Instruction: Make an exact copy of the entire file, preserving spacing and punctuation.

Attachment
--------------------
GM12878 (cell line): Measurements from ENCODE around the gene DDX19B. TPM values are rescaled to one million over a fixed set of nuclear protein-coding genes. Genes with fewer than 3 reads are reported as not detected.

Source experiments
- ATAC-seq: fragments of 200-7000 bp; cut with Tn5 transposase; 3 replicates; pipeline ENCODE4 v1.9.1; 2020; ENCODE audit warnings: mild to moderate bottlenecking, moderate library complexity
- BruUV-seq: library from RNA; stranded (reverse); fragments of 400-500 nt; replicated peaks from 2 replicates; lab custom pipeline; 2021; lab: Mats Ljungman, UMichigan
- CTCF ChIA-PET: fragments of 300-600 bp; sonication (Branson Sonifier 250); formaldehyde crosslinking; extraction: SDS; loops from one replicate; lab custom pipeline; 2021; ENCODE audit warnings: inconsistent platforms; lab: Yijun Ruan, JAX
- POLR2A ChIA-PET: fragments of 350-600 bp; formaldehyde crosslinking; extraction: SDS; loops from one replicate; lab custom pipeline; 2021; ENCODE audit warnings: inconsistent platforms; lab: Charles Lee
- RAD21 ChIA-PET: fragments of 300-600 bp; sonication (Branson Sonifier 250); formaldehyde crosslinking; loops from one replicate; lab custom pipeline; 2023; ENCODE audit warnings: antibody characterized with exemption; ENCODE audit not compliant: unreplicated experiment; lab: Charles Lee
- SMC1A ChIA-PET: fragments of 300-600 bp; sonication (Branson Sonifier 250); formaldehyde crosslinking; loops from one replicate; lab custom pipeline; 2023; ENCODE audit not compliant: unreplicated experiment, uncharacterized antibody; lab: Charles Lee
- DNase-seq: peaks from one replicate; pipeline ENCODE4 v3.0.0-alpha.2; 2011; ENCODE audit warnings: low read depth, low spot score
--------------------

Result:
GM12878 (cell line): Measurements from ENCODE around the gene DDX19B. TPM values are rescaled to one million over a fixed set of nuclear protein-coding genes. Genes with fewer than 3 reads are reported as not detected.

Source experiments
- ATAC-seq: fragments of 200-7000 bp; cut with Tn5 transposase; 3 replicates; pipeline ENCODE4 v1.9.1; 2020; ENCODE audit warnings: mild to moderate bottlenecking, moderate library complexity
- BruUV-seq: library from RNA; stranded (reverse); fragments of 400-500 nt; replicated peaks from 2 replicates; lab custom pipeline; 2021; lab: Mats Ljungman, UMichigan
- CTCF ChIA-PET: fragments of 300-600 bp; sonication (Branson Sonifier 250); formaldehyde crosslinking; extraction: SDS; loops from one replicate; lab custom pipeline; 2021; ENCODE audit warnings: inconsistent platforms; lab: Yijun Ruan, JAX
- POLR2A ChIA-PET: fragments of 350-600 bp; formaldehyde crosslinking; extraction: SDS; loops from one replicate; lab custom pipeline; 2021; ENCODE audit warnings: inconsistent platforms; lab: Charles Lee
- RAD21 ChIA-PET: fragments of 300-600 bp; sonication (Branson Sonifier 250); formaldehyde crosslinking; loops from one replicate; lab custom pipeline; 2023; ENCODE audit warnings: antibody characterized with exemption; ENCODE audit not compliant: unreplicated experiment; lab: Charles Lee
- SMC1A ChIA-PET: fragments of 300-600 bp; sonication (Branson Sonifier 250); formaldehyde crosslinking; loops from one replicate; lab custom pipeline; 2023; ENCODE audit not compliant: unreplicated experiment, uncharacterized antibody; lab: Charles Lee
- DNase-seq: peaks from one replicate; pipeline ENCODE4 v3.0.0-alpha.2; 2011; ENCODE audit warnings: low read depth, low spot score